the agnostic always says ‘this proves nothing’ (bloody liberal democrats)

    and then the theists wade in, missing a big fat crucial point.

    If God is the god of love who gave life free will, why would God be directing anything, to be directive is entirely against the concept of free will.

    If we have a God of Love and Truth who wanted to experience what free life would do, then what we currently live would be a probable – mathematically any possibility has a possibility and this is the one we ended up with – outcome.

    Life is not perfect, it wasn’t perfect in Jesus day, nor in the myriad days before, but his word speaks to those past days as much as it speaks to the present.

    The Oneness that binds all life, imagined life, and so it grew, from little viruses into plankton into fish – lungfish – duck-billed platypus stylee thingies of different types only one of which survives today – and from there branching into the variety of mammalian life that is part of the wider astonishing abundance of different beings, who’s DNA all demonstrate a common beginning.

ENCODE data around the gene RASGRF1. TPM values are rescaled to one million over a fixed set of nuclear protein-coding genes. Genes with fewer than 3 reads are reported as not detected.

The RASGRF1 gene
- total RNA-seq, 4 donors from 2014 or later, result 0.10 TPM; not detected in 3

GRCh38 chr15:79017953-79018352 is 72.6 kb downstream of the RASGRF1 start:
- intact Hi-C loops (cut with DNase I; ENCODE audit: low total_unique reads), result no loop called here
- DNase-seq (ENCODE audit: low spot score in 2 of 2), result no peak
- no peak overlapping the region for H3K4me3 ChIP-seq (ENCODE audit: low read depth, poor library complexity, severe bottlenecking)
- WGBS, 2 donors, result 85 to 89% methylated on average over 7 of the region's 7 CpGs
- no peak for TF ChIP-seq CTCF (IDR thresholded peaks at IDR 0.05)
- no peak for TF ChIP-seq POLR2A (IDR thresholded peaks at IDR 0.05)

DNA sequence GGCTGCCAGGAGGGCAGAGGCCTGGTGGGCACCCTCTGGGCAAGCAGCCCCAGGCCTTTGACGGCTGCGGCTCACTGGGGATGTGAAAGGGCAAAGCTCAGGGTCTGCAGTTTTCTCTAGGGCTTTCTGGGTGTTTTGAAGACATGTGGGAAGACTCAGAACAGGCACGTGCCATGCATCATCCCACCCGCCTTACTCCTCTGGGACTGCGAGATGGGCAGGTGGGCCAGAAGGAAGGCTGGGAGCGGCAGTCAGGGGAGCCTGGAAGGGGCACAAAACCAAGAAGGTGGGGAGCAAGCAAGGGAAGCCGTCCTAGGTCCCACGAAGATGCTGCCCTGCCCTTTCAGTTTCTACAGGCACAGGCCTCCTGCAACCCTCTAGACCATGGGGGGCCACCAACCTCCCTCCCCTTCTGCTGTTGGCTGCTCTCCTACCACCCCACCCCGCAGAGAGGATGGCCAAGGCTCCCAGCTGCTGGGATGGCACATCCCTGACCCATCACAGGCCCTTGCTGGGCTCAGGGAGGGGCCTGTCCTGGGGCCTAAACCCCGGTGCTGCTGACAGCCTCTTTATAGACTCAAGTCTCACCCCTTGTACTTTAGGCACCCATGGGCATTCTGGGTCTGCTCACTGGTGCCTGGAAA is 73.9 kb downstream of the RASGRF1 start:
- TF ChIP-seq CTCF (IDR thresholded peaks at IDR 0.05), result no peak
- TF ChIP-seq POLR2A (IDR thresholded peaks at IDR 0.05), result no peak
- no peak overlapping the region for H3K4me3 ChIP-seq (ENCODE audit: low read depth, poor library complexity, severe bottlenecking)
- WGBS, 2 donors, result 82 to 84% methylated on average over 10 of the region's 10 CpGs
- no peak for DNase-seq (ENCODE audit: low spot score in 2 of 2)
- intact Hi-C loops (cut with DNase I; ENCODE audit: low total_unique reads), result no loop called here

According to my DNA I’m 99% Chimpanzee and 51% Bananas, even the Banana is my brother, we are one life, why is this not a reason for us to rejoice?

    Because it contradicts a folk story that predates writing that any culture who value genealogy is going to make up.

    Abraham wrote his name on a stick and taught his sons to do the same, this act continued through the legendary ‘Rod of Jesse’ and on to modern times.

    Abraham never mentioned Adam and Eve, they got mentioned by someone much later, asked by an acolyte so who came before them and before him and before him and before him and at the exasperation point – GOD.

    The early Torah is a fairly good (but occasionally proven inaccurate) history of a people. Written to remember and honour forebears and big up the nation listening now, first an oral tradition and later written down. But when we exist in a world where so much bullshit is sold as truth, why do we expect the past to be any different? and why because it is old bullshit are we expected to place our entire faith backing this old bullshit rather than rejoicing in God’s greatest gift, the FREE WILL to develop as species according to our prayers, we continue to develop often in accordance with prayer, this doesn’t prove that we were once perfect it proves that we desire to reach out for love. How does that argue with the ‘Findings (he didn’t make them up, they’ve been duplicated) of Darwin.’